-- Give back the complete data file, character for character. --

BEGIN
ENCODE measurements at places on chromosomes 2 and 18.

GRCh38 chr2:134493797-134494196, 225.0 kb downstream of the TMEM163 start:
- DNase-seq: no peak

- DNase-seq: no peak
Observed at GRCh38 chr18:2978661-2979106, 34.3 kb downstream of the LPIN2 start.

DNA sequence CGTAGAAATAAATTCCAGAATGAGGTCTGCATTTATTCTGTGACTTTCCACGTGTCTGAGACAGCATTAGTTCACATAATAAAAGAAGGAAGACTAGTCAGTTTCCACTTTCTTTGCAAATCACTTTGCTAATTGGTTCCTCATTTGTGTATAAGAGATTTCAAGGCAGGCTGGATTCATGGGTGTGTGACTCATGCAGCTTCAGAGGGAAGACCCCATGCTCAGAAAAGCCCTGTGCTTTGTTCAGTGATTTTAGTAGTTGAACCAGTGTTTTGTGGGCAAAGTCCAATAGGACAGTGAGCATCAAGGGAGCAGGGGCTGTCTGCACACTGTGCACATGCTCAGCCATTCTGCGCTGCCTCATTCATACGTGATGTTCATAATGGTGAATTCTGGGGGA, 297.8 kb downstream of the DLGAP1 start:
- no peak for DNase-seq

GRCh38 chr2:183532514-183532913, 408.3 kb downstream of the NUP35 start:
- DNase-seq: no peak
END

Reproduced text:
ENCODE measurements at places on chromosomes 2 and 18.

GRCh38 chr2:134493797-134494196, 225.0 kb downstream of the TMEM163 start:
- DNase-seq: no peak

- DNase-seq: no peak
Observed at GRCh38 chr18:2978661-2979106, 34.3 kb downstream of the LPIN2 start.

DNA sequence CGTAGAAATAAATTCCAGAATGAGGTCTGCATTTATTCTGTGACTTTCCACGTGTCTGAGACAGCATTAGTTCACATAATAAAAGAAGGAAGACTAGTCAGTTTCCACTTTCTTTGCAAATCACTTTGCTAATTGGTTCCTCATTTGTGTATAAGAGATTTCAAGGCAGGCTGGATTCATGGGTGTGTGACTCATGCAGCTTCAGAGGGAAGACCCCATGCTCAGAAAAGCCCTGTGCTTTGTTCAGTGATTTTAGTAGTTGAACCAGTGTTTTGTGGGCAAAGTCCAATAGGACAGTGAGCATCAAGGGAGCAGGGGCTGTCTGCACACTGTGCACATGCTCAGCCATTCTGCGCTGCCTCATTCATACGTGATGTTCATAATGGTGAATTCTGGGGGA, 297.8 kb downstream of the DLGAP1 start:
- no peak for DNase-seq

GRCh38 chr2:183532514-183532913, 408.3 kb downstream of the NUP35 start:
- DNase-seq: no peak